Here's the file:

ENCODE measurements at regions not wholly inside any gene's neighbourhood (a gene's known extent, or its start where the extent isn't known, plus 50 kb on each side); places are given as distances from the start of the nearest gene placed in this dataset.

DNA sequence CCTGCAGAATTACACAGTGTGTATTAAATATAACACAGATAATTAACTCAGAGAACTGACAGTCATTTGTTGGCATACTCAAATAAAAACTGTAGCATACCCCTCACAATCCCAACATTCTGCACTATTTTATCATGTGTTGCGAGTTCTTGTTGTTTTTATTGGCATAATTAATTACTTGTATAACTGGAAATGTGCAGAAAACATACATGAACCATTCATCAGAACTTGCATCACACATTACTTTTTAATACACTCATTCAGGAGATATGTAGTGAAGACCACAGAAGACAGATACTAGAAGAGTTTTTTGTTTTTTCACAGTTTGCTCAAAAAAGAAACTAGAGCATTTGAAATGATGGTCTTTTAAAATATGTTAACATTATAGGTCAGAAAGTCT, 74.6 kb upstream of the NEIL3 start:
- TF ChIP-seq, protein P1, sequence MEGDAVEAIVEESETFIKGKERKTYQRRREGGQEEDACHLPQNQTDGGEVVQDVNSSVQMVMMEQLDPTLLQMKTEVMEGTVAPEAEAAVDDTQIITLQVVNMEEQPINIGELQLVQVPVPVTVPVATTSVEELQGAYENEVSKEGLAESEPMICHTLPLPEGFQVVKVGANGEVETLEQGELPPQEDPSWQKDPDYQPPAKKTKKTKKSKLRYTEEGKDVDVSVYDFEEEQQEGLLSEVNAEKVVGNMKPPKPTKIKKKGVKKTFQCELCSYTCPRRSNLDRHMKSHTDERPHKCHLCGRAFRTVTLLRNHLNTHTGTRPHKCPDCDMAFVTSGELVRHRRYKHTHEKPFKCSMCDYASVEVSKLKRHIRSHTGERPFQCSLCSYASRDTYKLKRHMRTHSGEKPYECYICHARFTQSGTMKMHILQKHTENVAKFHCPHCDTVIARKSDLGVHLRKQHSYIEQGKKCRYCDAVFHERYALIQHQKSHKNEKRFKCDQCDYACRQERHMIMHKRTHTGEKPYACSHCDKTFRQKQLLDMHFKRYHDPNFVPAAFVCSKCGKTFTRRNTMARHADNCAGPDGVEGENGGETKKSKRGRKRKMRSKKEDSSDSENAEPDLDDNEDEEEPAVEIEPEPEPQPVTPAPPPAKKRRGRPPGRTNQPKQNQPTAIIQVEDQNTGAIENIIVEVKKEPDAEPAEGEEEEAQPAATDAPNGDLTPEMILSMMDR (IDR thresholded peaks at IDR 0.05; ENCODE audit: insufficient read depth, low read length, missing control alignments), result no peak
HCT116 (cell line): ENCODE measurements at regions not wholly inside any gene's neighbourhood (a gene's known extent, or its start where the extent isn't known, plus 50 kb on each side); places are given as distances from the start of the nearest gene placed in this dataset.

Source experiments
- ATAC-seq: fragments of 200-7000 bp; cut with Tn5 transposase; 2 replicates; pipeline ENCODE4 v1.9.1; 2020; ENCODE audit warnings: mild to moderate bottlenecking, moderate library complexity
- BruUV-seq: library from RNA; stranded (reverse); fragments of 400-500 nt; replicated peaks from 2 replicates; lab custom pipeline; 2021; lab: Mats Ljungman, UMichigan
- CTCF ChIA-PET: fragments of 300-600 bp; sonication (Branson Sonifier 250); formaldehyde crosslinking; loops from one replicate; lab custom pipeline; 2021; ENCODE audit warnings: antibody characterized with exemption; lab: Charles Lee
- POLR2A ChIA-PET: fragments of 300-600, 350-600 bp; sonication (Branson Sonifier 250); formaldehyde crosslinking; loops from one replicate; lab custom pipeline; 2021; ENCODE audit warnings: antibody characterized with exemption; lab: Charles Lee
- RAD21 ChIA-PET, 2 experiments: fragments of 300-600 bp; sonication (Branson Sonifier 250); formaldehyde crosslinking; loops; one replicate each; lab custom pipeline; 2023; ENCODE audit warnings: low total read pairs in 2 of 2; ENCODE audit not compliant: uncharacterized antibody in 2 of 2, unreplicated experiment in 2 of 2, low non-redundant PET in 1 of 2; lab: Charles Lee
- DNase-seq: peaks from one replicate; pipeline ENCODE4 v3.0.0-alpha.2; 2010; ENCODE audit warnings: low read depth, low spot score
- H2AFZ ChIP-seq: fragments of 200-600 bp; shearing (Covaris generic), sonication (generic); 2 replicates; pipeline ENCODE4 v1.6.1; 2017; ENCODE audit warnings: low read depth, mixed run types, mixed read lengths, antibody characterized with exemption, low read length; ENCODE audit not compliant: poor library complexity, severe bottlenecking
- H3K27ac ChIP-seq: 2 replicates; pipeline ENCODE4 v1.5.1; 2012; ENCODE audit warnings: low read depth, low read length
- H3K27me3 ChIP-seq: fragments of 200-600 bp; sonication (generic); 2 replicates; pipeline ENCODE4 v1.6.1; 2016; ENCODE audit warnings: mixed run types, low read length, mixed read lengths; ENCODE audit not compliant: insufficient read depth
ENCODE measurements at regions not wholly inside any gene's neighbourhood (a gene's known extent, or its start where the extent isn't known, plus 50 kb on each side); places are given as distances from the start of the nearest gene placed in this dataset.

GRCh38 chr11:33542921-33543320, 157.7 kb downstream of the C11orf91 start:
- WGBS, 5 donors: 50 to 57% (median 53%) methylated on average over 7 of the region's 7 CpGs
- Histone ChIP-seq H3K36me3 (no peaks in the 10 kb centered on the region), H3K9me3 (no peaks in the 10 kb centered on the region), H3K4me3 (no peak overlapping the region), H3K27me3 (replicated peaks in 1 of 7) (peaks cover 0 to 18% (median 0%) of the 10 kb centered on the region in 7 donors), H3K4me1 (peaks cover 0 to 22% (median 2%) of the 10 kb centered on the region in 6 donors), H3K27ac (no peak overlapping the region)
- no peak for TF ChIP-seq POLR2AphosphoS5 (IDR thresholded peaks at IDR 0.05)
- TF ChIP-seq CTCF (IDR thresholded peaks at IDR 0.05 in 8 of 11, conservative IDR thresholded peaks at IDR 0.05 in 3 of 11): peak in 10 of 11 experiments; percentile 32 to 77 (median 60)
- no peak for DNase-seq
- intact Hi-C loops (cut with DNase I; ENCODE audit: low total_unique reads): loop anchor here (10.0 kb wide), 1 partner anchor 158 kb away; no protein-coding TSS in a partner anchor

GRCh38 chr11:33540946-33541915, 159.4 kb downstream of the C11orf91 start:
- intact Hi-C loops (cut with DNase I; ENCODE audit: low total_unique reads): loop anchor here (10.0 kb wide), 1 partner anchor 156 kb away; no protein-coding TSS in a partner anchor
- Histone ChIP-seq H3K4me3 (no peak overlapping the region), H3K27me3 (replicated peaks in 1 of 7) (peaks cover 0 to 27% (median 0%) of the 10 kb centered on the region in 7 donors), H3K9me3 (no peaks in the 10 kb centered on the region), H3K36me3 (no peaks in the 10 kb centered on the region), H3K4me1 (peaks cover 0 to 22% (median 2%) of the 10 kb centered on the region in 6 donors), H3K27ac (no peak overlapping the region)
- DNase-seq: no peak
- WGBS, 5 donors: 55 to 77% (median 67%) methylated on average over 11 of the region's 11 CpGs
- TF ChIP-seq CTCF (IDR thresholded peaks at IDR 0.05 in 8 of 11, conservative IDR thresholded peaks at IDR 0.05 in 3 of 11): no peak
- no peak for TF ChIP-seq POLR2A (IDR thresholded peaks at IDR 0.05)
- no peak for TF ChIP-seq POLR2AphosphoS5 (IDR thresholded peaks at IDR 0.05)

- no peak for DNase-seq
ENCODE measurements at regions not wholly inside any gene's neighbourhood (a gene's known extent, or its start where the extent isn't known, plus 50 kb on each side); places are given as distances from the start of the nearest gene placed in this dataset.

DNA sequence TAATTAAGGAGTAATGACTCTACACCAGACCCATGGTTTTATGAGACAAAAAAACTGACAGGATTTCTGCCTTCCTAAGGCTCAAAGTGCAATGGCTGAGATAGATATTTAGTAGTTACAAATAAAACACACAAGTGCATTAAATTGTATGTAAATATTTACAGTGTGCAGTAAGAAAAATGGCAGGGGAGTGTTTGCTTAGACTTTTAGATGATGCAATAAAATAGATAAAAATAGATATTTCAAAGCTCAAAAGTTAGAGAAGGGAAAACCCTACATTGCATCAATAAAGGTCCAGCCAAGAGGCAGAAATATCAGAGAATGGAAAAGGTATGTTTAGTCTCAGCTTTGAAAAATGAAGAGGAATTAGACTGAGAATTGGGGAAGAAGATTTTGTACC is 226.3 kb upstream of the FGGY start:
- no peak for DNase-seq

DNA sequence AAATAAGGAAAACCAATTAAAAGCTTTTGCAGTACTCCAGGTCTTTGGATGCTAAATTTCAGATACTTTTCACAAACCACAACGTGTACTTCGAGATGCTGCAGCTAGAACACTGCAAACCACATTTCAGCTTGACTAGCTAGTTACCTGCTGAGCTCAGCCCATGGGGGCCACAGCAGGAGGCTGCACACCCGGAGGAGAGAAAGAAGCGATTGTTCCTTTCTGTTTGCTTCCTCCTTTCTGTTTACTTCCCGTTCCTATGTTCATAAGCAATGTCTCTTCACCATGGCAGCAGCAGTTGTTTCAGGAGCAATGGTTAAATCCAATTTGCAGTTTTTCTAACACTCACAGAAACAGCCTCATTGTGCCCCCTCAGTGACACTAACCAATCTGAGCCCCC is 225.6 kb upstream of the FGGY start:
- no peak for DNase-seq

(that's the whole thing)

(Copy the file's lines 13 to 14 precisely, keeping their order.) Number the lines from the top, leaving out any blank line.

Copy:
- H3K27ac ChIP-seq: 2 replicates; pipeline ENCODE4 v1.5.1; 2012; ENCODE audit warnings: low read depth, low read length
- H3K27me3 ChIP-seq: fragments of 200-600 bp; sonication (generic); 2 replicates; pipeline ENCODE4 v1.6.1; 2016; ENCODE audit warnings: mixed run types, low read length, mixed read lengths; ENCODE audit not compliant: insufficient read depth